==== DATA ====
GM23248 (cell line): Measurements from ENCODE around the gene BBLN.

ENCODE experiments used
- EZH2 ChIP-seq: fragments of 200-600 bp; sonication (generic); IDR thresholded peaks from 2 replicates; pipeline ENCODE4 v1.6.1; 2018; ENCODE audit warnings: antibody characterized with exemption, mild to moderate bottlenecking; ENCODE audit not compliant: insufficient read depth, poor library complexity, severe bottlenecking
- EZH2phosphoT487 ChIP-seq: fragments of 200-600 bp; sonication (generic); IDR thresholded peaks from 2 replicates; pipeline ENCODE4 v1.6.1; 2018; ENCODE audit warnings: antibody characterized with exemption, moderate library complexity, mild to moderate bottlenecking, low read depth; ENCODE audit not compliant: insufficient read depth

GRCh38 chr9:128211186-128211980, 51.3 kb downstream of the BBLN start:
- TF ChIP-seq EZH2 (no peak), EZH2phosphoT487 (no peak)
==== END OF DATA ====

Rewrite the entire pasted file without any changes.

GM23248 (cell line): Measurements from ENCODE around the gene BBLN.

ENCODE experiments used
- EZH2 ChIP-seq: fragments of 200-600 bp; sonication (generic); IDR thresholded peaks from 2 replicates; pipeline ENCODE4 v1.6.1; 2018; ENCODE audit warnings: antibody characterized with exemption, mild to moderate bottlenecking; ENCODE audit not compliant: insufficient read depth, poor library complexity, severe bottlenecking
- EZH2phosphoT487 ChIP-seq: fragments of 200-600 bp; sonication (generic); IDR thresholded peaks from 2 replicates; pipeline ENCODE4 v1.6.1; 2018; ENCODE audit warnings: antibody characterized with exemption, moderate library complexity, mild to moderate bottlenecking, low read depth; ENCODE audit not compliant: insufficient read depth

GRCh38 chr9:128211186-128211980, 51.3 kb downstream of the BBLN start:
- TF ChIP-seq EZH2 (no peak), EZH2phosphoT487 (no peak)